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What Does the Political Economy Literature on Trade Policy (Not) Tell UsThat We Ought To Know?

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  • Dani Rodrik

Abstract

Three questions lie at the core of the large and distinguished literature on the political economy of trade policy. First, why is international trade not free? Second, why are trade policies universally biased against (rather than in favor of) trade? Third, what are the determinants of the variation in protection levels across industries, countries, and institutional contexts? These questions are handled only imperfectly by the existing literature. Current models treat trade policy as a redistributive tool, but do not explain why it emerges in political equilibrium in preference over more direct policy instruments. Further, existing models do not generate a bias against trade, implying that pro-trade interventions are as likely as trade-restricting interventions. The greatest contribution of the political economy literature may lie in developing a better grasp of normative economic analysis--that is, in helping design policies, rules, and institutions.

Suggested Citation

  • Dani Rodrik, 1994. "What Does the Political Economy Literature on Trade Policy (Not) Tell UsThat We Ought To Know?," NBER Working Papers 4870, National Bureau of Economic Research, Inc.
  • Handle: RePEc:nbr:nberwo:4870
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    Cited by:

    1. Laixun Zhao, 1996. "The Complementarity Between Endogenous Protection And Direct Foreign Investment," Economics and Politics, Wiley Blackwell, vol. 8(1), pages 61-72, March.
    2. Figueroa, Enrique E., 1996. "The Competitiveness of Mexican and Caribbean Basin Horticultural Products in the U.S. Market," Staff Papers 121181, Cornell University, Department of Applied Economics and Management.
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    4. Kyle Bagwell & Robert W. Staiger, 1996. "Reciprocal Trade Liberalization," Discussion Papers 1150, Northwestern University, Center for Mathematical Studies in Economics and Management Science.
    5. Pravin Krishna & Devashish Mitra, 2003. "Reciprocated Unilateralism in Trade Policy: An Interest-Group Approach," NBER Working Papers 9631, National Bureau of Economic Research, Inc.
    6. Scott Bradford, 2000. "Rents, Votes, and Protection: Explaining the Structure of Trade Barriers Across Industries," Econometric Society World Congress 2000 Contributed Papers 1717, Econometric Society.
    7. Karp, Larry, 1995. "The Direction and Timing of Agricultural Trade Refonn in Central and East Europe," Department of Agricultural & Resource Economics, UC Berkeley, Working Paper Series qt9z61f67x, Department of Agricultural & Resource Economics, UC Berkeley.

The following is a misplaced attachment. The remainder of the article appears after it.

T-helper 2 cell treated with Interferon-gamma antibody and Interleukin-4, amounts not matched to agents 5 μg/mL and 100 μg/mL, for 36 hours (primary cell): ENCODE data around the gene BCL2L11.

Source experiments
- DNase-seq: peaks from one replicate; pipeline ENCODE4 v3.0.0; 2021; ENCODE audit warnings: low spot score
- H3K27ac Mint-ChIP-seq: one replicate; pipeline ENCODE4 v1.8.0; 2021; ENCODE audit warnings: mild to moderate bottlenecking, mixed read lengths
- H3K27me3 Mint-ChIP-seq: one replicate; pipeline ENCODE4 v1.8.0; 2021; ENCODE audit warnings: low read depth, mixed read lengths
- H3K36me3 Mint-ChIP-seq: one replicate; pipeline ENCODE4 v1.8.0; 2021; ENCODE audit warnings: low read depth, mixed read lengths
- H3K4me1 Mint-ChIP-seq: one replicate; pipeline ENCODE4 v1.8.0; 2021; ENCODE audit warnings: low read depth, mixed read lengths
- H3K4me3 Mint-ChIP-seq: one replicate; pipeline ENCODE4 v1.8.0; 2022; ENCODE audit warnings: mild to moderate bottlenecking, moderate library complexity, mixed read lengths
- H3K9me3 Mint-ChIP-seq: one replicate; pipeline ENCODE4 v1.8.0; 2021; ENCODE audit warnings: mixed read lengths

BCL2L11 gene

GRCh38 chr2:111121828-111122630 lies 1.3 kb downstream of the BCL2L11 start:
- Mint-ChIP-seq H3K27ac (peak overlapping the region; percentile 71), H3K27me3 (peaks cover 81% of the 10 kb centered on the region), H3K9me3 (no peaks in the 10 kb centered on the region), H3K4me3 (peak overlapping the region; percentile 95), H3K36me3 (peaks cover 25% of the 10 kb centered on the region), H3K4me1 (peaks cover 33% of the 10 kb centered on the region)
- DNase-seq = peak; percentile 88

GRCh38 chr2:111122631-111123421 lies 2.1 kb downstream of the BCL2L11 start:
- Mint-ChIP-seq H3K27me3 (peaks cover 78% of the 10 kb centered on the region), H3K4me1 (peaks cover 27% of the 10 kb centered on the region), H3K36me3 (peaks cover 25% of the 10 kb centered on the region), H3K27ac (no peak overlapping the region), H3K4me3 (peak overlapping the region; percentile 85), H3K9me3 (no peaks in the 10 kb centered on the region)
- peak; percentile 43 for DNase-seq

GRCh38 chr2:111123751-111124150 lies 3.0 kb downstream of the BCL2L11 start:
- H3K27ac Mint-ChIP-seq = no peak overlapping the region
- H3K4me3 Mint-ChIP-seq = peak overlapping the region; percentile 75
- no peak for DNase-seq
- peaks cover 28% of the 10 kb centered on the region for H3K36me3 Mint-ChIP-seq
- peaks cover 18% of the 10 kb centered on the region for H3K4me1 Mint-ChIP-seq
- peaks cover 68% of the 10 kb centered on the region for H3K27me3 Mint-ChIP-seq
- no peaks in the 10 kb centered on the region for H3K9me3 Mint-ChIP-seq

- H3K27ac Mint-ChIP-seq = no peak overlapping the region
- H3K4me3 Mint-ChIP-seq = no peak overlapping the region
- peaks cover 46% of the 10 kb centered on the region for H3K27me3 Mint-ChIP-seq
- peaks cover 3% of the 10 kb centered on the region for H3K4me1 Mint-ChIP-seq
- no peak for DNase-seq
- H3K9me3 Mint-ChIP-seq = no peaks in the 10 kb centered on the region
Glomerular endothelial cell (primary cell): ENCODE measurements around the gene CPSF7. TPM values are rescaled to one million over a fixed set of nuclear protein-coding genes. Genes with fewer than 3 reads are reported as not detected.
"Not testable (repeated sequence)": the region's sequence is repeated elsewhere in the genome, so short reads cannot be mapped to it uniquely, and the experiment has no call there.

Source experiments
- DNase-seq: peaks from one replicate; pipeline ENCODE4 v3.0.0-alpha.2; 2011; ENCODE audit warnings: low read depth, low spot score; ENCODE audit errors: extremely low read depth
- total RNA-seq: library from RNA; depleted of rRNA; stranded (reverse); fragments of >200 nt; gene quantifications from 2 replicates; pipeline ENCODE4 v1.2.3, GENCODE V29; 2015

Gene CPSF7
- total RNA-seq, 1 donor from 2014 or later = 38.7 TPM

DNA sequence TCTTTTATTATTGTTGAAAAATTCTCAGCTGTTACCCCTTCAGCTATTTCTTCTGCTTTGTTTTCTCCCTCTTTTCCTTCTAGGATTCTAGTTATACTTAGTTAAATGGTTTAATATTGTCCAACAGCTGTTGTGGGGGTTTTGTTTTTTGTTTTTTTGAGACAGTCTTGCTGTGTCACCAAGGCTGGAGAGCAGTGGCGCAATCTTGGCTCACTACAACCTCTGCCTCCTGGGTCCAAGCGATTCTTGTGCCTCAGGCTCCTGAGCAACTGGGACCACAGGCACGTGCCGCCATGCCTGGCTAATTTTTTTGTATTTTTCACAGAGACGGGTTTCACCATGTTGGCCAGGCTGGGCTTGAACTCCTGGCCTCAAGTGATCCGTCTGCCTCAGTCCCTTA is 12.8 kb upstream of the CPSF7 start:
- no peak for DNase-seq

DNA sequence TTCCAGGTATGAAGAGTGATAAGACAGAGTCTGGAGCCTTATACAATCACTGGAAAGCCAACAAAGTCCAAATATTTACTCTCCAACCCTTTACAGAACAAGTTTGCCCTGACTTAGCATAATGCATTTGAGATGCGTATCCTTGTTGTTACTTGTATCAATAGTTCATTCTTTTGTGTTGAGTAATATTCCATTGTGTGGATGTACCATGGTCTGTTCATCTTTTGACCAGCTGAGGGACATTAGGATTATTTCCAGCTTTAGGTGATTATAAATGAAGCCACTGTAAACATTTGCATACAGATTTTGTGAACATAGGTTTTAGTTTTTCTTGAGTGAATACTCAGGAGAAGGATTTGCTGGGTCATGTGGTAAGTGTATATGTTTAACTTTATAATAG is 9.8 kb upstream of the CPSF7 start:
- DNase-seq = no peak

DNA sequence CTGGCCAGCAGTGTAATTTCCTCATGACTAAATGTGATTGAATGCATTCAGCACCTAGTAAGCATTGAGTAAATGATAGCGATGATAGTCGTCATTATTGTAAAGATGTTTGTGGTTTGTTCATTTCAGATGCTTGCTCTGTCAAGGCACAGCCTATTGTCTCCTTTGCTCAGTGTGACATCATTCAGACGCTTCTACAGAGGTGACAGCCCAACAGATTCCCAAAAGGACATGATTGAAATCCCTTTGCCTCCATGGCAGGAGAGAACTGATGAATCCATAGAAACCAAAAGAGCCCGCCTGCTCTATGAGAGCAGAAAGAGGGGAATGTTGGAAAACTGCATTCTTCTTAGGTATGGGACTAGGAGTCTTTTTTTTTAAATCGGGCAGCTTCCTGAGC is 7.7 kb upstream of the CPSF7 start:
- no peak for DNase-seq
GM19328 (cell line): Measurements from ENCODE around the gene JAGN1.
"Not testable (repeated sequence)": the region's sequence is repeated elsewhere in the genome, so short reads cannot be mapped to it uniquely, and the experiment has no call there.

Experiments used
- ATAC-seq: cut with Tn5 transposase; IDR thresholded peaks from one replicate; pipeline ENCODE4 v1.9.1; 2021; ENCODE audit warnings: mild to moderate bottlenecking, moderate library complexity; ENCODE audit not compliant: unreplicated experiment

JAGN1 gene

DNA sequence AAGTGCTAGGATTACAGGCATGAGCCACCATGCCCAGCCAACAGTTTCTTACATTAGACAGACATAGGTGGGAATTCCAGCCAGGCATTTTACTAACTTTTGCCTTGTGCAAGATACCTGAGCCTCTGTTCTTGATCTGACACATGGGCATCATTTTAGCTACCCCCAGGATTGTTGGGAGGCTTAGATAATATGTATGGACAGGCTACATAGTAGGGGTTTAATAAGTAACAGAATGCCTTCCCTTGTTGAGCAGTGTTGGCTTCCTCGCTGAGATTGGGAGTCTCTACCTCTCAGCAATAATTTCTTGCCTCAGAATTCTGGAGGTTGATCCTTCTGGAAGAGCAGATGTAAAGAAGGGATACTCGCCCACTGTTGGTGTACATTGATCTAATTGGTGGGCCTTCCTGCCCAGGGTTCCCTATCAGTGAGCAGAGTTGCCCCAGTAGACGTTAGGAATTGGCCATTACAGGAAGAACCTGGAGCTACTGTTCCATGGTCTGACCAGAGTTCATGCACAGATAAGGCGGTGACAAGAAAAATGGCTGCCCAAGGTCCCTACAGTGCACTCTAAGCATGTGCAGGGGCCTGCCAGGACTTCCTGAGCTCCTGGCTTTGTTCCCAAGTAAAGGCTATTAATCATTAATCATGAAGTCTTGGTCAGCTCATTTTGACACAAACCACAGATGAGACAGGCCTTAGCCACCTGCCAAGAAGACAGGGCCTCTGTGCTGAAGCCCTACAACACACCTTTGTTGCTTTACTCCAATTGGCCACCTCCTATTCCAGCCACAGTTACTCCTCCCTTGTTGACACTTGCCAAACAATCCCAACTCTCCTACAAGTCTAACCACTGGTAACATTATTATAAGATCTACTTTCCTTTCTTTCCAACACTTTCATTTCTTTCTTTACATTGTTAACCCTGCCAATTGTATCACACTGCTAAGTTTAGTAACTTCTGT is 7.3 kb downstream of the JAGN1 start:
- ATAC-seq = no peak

8. Ramkishen Rajan, 1996. "Measures of intra-industry trade reconsidered with reference to Singapore’s bilateral trade with Japan and the United States," Review of World Economics (Weltwirtschaftliches Archiv), Springer;Institut für Weltwirtschaft (Kiel Institute for the World Economy), vol. 132(2), pages 378-389, September.
    9. Marcel Vaillant, 1998. "Endogenous number of lobby groups in a specific factor trade model," Documentos de Trabajo (working papers) 0198, Department of Economics - dECON.
    10. Bernardes, Luis G., 2003. "Reference-dependent preferences and the speed of economic liberalization," Journal of Behavioral and Experimental Economics (formerly The Journal of Socio-Economics), Elsevier, vol. 32(5), pages 521-548, November.
    11. Levy, Philip I., 1999. "Lobbying and international cooperation in tariff setting," Journal of International Economics, Elsevier, vol. 47(2), pages 345-370, April.
    12. Rauscher, Michael, 1995. "Protectionists, environmentalists, and the formation of environmental policy in an open economy," Kiel Working Papers 685, Kiel Institute for the World Economy (IfW).
    13. Gil S. Epstein & Shmuel Nitzan, 2003. "Political culture and monopoly price determination," Social Choice and Welfare, Springer;The Society for Social Choice and Welfare, vol. 21(1), pages 1-19, August.
    14. Piazolo, Daniel, 1995. "The impact of regionalism on the multilateral trading order: French tariff bargaining in the Uruguay Round," Kiel Working Papers 705, Kiel Institute for the World Economy (IfW).

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    JEL classification:

    • F13 - International Economics - - Trade - - - Trade Policy; International Trade Organizations

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